Posted by Tobias Carroll
This is the first of two lists of the books I read this year that I most enjoyed. This one focuses on books released this year; the other will focus around books that I encountered for the first time in 2011 that first entered the world in preceding years.
Dana Spiotta’s Stone Arabia is an intentionally messy book with shifting and sometimes overlapping narrators and a sense of history, both familial and musical, looming in the background. Not long after I finished it, I found the narrative ambiguity somewhat frustrating; a few months later, I find myself appreciating it a lot more. It’s about the ambiguity of art and the toll that making art can bring, on both the artist and the people around them. The Pale King, David Foster Wallace’s final novel, reads like a collage, its characters and narratives overlapping and sometimes crystallizing for moments of almost unbearable revelation or violence or horror. (Or all of the above.)
I wrote about Vanessa Veselka’s Zazen and Justin Taylor’s The Gospel of Anarchy for The Contextual Life’s seasonal gift guide, which I urge you to check out. Short version: they’re two novels that feel deeply relevant in today’s protest-heavy culture, and they make a fine double bill.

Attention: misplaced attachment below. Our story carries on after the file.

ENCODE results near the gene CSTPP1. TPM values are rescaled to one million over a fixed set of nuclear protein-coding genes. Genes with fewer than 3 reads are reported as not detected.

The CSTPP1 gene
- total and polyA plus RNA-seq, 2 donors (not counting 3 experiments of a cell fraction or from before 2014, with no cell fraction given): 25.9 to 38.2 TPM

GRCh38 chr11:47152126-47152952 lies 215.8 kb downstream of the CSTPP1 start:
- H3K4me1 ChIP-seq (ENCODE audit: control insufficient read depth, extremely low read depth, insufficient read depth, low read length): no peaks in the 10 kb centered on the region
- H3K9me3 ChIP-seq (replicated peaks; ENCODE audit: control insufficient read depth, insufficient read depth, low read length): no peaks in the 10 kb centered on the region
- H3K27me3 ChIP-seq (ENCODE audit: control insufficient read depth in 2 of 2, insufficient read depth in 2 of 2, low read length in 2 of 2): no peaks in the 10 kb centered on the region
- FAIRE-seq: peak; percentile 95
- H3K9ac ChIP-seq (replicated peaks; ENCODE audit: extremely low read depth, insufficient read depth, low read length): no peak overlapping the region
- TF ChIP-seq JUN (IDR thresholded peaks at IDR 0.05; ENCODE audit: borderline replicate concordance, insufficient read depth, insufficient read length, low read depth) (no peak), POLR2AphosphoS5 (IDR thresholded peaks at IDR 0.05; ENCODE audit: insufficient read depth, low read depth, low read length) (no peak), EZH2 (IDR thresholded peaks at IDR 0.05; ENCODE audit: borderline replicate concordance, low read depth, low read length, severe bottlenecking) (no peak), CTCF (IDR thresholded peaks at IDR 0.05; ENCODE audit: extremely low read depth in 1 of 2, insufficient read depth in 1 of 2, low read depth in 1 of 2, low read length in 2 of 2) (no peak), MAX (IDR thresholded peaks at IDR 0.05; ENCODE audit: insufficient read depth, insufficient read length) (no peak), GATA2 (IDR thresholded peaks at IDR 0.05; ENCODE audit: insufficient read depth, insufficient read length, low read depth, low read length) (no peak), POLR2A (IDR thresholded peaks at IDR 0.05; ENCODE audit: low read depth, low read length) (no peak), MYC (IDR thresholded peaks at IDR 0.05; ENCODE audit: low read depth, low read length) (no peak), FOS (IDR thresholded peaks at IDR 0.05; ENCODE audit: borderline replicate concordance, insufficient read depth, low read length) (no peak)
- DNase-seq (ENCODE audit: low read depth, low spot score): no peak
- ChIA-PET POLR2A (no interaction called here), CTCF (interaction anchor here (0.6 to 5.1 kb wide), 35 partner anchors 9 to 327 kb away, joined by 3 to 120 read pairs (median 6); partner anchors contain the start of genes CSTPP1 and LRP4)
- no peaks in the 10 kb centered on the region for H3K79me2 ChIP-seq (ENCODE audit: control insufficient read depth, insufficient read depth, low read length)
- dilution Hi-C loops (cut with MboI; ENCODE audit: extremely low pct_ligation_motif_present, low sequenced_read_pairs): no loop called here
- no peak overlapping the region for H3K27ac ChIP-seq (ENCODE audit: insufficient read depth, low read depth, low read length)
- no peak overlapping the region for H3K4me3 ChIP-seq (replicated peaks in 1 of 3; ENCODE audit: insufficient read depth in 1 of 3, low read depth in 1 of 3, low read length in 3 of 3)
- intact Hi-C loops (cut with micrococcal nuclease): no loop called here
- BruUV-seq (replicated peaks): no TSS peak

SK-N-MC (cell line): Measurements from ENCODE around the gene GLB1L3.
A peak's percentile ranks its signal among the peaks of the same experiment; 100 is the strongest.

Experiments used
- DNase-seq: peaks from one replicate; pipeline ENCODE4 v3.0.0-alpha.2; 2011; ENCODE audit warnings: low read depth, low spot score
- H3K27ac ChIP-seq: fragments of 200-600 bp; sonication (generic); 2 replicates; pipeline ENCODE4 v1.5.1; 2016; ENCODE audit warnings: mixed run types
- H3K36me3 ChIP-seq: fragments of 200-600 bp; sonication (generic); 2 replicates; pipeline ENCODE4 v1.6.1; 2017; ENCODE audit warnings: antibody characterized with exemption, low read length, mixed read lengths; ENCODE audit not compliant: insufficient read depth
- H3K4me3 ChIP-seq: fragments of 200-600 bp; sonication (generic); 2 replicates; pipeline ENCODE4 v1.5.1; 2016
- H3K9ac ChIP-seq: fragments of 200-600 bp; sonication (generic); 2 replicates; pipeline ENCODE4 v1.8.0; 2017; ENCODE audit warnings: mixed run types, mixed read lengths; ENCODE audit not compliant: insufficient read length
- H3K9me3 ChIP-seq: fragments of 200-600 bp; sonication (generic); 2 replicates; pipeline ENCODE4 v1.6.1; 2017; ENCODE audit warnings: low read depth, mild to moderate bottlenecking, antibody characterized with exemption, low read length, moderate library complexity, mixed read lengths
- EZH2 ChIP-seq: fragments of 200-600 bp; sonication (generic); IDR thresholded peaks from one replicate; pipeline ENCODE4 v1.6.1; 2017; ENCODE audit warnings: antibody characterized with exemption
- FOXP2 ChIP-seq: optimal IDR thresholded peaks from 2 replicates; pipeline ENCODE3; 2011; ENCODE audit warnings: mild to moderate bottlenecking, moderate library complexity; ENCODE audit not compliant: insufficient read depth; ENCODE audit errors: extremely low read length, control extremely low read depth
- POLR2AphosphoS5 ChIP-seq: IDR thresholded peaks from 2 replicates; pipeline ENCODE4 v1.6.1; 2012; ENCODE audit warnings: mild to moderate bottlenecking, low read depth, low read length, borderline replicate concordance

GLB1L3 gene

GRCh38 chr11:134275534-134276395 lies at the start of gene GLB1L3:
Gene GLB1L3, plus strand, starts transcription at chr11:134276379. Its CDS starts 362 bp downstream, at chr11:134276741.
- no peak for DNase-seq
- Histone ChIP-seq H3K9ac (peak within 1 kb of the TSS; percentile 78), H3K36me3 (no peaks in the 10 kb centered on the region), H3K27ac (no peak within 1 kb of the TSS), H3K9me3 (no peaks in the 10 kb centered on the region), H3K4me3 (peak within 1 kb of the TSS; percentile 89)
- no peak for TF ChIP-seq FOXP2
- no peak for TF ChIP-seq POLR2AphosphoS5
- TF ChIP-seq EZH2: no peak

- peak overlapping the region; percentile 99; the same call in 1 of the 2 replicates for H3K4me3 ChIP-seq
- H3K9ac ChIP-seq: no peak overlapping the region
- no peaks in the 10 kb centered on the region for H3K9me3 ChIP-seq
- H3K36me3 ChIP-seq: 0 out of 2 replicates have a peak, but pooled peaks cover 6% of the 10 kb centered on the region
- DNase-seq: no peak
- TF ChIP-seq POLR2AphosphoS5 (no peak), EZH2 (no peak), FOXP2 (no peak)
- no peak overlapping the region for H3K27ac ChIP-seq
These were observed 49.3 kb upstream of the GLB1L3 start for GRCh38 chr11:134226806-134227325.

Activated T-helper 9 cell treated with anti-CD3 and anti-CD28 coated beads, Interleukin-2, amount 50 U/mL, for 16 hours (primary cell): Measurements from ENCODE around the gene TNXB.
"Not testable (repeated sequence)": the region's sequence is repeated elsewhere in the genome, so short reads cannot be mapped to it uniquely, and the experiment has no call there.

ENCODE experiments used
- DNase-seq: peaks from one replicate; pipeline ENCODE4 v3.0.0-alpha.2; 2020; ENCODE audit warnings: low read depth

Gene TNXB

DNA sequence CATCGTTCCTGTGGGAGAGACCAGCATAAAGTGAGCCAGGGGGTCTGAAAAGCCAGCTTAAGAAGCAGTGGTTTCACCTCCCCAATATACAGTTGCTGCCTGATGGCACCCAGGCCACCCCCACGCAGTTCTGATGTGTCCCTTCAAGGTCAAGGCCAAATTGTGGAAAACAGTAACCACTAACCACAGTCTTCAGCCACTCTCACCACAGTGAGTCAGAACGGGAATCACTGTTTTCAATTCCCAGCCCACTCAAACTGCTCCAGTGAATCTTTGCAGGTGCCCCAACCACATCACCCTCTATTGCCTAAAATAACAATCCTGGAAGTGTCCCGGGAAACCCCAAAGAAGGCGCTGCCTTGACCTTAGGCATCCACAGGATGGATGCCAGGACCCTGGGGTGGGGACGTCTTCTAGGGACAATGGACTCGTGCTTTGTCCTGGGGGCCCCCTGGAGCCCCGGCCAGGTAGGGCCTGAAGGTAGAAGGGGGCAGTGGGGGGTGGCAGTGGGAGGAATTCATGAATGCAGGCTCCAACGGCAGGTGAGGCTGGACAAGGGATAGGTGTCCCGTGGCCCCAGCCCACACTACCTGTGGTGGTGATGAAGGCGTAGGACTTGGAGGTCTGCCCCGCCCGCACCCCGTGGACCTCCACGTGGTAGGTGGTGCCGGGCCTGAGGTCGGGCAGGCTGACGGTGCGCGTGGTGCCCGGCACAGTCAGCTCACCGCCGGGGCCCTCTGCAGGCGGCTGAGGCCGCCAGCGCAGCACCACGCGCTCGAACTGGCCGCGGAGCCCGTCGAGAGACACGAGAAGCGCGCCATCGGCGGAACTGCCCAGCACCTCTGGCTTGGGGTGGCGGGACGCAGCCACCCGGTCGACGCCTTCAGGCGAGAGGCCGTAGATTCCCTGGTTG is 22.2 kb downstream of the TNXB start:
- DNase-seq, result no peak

If you’re a reader of (to use one example) Brian Wood’s fantastic comic DMZ, you know just how effective and evocative a ruined New York City can be. Colson Whitehead’s Zone One follows a small group of survivors attempting to rebuild part of New York following a virus that has, for all intents and purposes, turned much of the country catatonic or full-on undead. But it’s as much about reinvention, memory, and optimism (whether warranted or not). Nathan Larson’s The Dewey Decimal System also places its protagonist in a decimated New York City, fighting off damaged memories and unraveling a mystery that itself involves fallout from other broken cities.
There’s been a lot written about Ellen Willis’s Out of the Vinyl Deeps this year, and for good reason: even after decades, Willis’s take on music and the themes and issues that power and emerge from it resonates. This is smart criticism that feels just as relevant now as it did then. And the essays collected in Geoff Dyer’s Otherwise Known as the Human Condition cover an expansive range of topics, from fashion to jazz to the joys of Doughnut Plant. It doesn’t hurt that each of these books serve as fine introductions to their respective authors.
[music + politics]
I read Jeff Sharlet’s Sweet Heaven When I Die and John Jeremiah Sullivan’s Pulphead back to back, and the two essay collections complimented one another astonishingly well. Sullivan and Sharlet have similar political concerns and (I’d wager) similar record collections, but their approaches are very different: Sharlet’s prose is precise; Sullivan’s tone is more freeform. Both fuse the personal and the analytical, but in decidedly different ways. Lisa Wells’s Yeah. No. Totally. has a narrower focus, but also brings in sharp observations about the people and culture around her; it’s a terrific debut
David Foster Wallace, The Pale King (Little, Brown and Company)
I can’t write with any real objectivity about Daphne Carr’s Pretty Hate Machine — the author’s an old friend, and I’m thanked in the book’s acknowledgements section. But I can’t not include it here in some capacity: it’s at once a smart piece of culture writing, a sociological look at the Rust Belt, and a fascinating oral history of a particular place and time.